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Agriculture Lifestyle in Eastern Taiwan: Going back to the ‘Land’ or Rural Gentrification?

Research Student: Chia-Sui Hsu

Duration: 2011 – 2015


In the Western countries, the term back-to-the-land is associated with a counter-culture movement in the 1960s and 1970s. The radical and environmental consciousness embedded rural in-migration has received increased academic and public attention due to an increase in various initiatives of alternative food networks. In highly urbanized East Asian countries, this rural in-migration is often perceived as urbanization of the countryside or urban sprawl rather than a radical movement in relation to food and land.

This research concerns the emergence of the return of ex-urbanite newcomers to the countryside and their impact on the post-productivist countryside. Eastern Taiwan, an old periphery region that has recently renewed its profile after intensive tourism development and improved transportation, is the main geographical focus in this research. 

In the early 2000s, after a series of crisis in the agriculture sector, thought to be resulted of the increased trade liberalization, farmland and its usage were heavily debated in the Taiwanese society. Approximately at the same time, peri-urban and rural areas began to witness a rural in-migration of those who were inspired by agriculture lifestyles. Newly-built farmhouses and alternative ways of farming have become two main components to distinguish between those ex-urbanite newcomers and long-term residents. Agriculture lifestyle inspired ex-urbanite newcomers are a heterogeneous group but they can be roughly categorized into two age groups in this case: Those moving for retirement and those in their late 20s or early 30s.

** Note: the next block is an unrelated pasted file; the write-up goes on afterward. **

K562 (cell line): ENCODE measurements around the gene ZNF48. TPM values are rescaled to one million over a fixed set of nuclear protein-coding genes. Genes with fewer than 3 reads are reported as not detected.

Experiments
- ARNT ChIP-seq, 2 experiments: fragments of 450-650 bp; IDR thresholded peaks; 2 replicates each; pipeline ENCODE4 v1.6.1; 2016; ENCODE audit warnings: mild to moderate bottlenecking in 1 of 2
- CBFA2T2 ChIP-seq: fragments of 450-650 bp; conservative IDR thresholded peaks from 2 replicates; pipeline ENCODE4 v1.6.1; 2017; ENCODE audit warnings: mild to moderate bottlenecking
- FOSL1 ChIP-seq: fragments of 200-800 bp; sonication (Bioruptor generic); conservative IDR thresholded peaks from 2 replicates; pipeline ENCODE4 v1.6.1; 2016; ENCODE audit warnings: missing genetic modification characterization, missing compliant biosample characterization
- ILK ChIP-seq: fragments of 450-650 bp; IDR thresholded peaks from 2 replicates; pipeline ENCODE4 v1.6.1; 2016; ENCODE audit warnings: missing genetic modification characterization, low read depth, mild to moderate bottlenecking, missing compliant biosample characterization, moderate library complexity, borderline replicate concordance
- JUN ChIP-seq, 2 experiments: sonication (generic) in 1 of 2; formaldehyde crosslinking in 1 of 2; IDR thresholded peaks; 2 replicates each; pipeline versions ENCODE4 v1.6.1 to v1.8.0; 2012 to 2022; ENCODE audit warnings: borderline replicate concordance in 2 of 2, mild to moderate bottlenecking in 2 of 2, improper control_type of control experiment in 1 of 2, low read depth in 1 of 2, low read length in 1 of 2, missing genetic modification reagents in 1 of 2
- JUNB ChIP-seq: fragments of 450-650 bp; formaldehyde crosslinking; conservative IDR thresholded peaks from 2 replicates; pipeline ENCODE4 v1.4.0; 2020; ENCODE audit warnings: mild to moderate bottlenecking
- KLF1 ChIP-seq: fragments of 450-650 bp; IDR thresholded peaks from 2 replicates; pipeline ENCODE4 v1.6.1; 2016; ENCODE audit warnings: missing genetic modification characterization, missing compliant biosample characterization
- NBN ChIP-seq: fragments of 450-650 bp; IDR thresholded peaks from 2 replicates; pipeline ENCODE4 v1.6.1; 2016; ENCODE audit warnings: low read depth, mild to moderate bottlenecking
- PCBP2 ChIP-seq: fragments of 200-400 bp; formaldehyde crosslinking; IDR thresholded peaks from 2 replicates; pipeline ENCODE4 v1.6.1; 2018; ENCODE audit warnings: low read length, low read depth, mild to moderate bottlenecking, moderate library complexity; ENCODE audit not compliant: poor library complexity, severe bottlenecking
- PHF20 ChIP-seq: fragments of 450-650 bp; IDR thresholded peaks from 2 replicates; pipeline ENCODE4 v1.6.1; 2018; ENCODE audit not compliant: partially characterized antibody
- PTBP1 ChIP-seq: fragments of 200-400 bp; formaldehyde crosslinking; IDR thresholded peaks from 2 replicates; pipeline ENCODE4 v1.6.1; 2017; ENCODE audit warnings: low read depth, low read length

Seeing these rural in-migrations as a part of takeover of agriculture and the future of post-productivist rural land, the components and processes of rural gentrification and stories of back-to-the-land movement are employed to examine these rural neighborhood changes. 

Ethnographically inspired fieldwork in two peri-urban neighborhoods in Eastern Taiwan has helped me to explore motivations and experiences of ex-urbanite newcomers that adopt agriculture lifestyles. The above picture shows a beginner farmer spreads rice husk over the earth with a belief that it can recycle nutrients back into the soil. Next to his rented land, there are few newly-built farmhouses, mostly for residential purpose. Through this picture, I hope that readers can sense the complex social relations in this rural landscape and this research aims to explore these issues.